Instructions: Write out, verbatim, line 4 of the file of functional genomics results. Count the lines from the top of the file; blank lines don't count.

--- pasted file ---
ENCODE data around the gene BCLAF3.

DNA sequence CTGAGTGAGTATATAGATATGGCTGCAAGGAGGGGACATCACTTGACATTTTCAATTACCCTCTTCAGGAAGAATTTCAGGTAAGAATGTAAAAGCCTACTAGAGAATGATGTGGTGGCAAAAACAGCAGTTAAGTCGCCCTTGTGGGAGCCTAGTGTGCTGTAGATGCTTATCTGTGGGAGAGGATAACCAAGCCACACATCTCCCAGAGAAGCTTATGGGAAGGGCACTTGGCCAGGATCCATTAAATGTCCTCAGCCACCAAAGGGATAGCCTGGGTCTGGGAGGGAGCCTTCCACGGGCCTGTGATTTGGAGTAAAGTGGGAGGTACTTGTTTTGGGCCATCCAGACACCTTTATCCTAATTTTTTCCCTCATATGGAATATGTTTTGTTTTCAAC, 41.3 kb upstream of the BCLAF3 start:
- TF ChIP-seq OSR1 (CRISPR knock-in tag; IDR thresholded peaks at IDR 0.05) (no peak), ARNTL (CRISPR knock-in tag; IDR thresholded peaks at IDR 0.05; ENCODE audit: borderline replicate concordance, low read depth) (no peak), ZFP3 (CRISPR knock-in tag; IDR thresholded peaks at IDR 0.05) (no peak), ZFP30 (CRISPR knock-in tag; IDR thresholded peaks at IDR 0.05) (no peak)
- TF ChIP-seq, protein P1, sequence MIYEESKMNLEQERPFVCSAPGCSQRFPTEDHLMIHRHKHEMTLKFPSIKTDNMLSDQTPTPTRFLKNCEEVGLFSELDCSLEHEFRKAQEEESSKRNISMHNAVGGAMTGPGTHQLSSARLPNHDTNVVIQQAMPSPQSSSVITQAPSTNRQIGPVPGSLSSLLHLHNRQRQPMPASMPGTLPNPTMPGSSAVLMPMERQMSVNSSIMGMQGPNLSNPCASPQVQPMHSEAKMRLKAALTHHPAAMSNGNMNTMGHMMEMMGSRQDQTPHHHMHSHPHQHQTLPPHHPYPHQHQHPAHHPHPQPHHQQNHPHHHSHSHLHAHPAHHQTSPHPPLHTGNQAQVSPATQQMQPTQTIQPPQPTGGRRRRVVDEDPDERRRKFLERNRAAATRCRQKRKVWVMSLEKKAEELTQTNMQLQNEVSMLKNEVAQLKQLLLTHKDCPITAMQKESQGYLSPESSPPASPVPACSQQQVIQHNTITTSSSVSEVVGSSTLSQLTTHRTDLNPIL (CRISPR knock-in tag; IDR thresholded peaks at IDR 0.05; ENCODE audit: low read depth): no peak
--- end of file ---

- TF ChIP-seq, protein P1, sequence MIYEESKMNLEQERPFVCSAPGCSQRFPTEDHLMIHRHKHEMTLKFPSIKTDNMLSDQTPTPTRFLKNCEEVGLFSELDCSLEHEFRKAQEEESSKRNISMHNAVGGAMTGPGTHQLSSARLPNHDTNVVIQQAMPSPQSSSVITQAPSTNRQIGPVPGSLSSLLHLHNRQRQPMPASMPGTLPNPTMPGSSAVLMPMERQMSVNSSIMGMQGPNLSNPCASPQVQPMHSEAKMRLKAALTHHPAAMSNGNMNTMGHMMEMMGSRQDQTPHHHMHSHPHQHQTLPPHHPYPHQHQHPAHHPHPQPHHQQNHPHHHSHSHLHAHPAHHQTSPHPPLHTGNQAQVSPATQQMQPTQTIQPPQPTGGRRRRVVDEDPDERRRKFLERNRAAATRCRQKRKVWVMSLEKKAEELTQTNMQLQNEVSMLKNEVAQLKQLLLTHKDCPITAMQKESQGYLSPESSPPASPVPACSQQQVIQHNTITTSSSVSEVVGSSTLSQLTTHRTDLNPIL (CRISPR knock-in tag; IDR thresholded peaks at IDR 0.05; ENCODE audit: low read depth): no peak